anywhere from 20 percent to 50 percent," Evensky said.
OBAMA ADMINISTRATION SUPPORT
The Treasury recently unveiled a series of proposed
regulations and rules aimed at promoting the use of
annuitization. Some of the proposals involve enhanced features
in traditional defined benefit retirement plans.
But one focuses on a little-used form of annuity known as a
longevity policy - essentially a deferred annuity that can be
bought well ahead of retirement with payouts delayed to an
The deferral feature focuses specifically on that
frightening outlive-your-money longevity risk - and it makes the
policies much less expensive. For example, Metlife says that for
$43,000, a 65-year-old man could purchase a longevity policy
paying $2,000 monthly starting at age 85, compared with $398,000
for a policy generating the same payout immediately.
The Treasury plan aims to encourage people to buy longevity
plans with their 401(k) and IRA assets by relaxing the so-called
required minimum distribution rules that kick in when they turn
70-1/2. The proposal would allow savers to exempt the value of
their longevity policy from assets used to calculate those
"We hope this guidance will open up both the employer
retirement plan market and the IRA market to the option of
longevity annuities," said Mark Iwry, senior adviser to the
Secretary of the Treasury. "Because of the way the RMD rules
interact with the longevity annuity, both of those spaces have
been - as a practical matter - largely closed to longevity
But annuities in workplace plans face several hurdles. Here
are a few:
-- No comparison shopping. Retirees who buy an annuity
through a workplace plan would be relying on the employer to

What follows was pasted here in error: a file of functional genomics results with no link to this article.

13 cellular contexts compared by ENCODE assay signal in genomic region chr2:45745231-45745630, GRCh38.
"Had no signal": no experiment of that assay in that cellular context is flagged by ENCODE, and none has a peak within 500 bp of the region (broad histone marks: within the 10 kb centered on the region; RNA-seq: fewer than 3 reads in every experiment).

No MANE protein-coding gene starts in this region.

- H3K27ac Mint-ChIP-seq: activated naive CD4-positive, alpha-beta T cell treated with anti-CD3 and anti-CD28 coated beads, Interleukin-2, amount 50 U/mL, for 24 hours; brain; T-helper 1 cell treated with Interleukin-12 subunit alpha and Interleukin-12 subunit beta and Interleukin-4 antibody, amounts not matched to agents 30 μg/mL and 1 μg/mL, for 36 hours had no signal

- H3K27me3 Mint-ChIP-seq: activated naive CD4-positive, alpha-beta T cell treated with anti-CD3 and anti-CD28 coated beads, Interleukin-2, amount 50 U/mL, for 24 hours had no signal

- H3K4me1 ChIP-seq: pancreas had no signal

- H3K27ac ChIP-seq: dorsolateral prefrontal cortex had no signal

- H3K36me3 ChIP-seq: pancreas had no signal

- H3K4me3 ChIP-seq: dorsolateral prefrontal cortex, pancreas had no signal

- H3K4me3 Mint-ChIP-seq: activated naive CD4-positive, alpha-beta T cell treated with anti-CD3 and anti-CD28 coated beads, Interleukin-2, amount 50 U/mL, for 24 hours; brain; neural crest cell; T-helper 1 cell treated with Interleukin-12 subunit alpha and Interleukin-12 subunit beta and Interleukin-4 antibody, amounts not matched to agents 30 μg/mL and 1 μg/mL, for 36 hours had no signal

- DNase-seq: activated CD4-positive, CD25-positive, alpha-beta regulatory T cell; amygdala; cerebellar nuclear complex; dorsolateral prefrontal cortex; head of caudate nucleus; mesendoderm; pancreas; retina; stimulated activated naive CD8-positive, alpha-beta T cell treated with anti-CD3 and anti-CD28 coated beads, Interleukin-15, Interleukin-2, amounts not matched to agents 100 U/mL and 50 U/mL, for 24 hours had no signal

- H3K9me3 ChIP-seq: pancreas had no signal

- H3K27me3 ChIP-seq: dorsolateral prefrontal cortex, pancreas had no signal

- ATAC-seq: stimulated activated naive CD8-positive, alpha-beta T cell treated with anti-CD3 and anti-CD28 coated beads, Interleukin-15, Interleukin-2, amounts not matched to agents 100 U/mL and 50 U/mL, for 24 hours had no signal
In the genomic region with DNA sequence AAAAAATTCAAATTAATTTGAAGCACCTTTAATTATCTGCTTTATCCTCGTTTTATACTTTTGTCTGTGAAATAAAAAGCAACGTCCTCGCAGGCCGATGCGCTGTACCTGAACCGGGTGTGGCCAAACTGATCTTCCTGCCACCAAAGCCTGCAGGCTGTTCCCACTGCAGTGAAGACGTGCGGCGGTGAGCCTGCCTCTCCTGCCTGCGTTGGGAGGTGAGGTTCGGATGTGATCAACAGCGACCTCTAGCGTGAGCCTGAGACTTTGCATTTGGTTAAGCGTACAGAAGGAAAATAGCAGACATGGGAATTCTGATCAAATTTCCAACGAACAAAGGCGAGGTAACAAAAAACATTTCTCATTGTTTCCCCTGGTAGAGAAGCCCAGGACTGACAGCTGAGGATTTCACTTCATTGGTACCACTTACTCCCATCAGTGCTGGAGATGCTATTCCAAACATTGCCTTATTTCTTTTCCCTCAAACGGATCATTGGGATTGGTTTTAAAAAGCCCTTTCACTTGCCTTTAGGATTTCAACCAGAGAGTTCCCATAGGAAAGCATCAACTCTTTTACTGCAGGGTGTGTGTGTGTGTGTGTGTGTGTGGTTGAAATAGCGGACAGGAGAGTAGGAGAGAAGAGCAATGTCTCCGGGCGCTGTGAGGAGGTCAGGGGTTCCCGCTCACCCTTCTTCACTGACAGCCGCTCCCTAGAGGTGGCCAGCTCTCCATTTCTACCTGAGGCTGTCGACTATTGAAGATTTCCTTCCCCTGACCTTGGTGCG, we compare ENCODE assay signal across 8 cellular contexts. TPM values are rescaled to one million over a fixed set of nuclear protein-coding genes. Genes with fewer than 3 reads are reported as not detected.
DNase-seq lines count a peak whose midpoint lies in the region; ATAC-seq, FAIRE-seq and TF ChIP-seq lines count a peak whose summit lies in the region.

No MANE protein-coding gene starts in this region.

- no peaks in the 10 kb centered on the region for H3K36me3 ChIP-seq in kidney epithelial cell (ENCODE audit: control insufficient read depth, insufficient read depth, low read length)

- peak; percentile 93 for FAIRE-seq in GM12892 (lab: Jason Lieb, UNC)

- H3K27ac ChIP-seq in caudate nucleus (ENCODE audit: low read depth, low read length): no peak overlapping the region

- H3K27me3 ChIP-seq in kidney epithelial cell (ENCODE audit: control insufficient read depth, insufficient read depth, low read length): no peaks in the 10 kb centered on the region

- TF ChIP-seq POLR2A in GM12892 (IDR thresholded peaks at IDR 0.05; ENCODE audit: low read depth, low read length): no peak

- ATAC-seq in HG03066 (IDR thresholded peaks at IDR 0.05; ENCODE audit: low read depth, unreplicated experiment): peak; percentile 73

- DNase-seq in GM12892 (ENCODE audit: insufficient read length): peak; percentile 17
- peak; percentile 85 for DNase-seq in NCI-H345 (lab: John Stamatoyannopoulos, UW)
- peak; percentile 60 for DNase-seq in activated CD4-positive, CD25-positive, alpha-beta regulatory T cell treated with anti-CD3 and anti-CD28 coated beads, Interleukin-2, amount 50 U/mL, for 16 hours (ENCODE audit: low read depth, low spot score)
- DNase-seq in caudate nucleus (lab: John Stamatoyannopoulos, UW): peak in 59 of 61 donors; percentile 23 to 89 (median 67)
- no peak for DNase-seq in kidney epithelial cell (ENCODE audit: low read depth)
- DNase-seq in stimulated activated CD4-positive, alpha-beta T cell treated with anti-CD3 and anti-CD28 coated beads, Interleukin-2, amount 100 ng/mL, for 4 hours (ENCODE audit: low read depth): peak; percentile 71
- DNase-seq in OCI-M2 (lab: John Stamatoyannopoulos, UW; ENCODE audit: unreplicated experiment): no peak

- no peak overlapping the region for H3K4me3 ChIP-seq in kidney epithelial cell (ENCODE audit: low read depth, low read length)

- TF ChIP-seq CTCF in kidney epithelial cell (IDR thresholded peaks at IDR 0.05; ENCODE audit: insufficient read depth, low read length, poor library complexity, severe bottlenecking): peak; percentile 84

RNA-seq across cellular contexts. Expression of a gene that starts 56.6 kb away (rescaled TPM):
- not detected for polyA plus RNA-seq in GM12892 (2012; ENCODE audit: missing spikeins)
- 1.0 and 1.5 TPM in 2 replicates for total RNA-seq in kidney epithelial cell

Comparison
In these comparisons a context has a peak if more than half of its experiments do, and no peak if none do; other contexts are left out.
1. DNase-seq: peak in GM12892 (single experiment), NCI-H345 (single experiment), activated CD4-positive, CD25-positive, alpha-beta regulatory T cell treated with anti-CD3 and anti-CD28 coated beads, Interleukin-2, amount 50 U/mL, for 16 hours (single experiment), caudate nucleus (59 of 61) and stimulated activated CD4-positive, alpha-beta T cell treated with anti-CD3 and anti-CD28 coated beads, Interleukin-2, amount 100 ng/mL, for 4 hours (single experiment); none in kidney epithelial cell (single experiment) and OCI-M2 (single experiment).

have negotiated the best possible deal on rate of return and
fees. "You are relying on your plan sponsor to have negotiated
in good faith with the insurance company," says Jody Strakosch,
national director of strategic alliances for annuities at
In the retail market, it is easy to comparison shop
immediate annuities online by plugging in information on how
much income you want to generate, whether you want inflation
protection, a joint and survivor feature, and whether the
annuity payouts would be immediate or deferred. Vanguard has
created an online marketplace for annuity shopping ();
other examples include ImmediateAnnuities.com ()
and Annuity.com ().
-- Complexity. "It's hard enough getting employees to
understand the investing side of 401(k) plans," said
Metlife's Strakosch. "We definitely have challenges getting
people to understand annuities."
-- Lack of flexibility. A particular strength of 401(k)
plans is their portability. It is easy to roll over an account
to a new employer plan if you change jobs, or to a standalone
individual retirement account. But annuities - which are
lifetime insurance contracts - present special portability
challenges, said John Ameriks, who heads up Vanguard's
Investment Counseling & Research group. "It's a much less
flexible product than the other investment options in a
workplace plan," he said.
"Can I roll it over?" he said. "Do I have to leave it with
my former employer when I leave, or does the insurer offer a
rollover IRA product? If they do, how is that priced? Do the
features or price change?"
Ameriks thinks the use of annuities will continue to grow
over the next decade. "But it won't be an avalanche. It will be
a marginal, slow-burn change."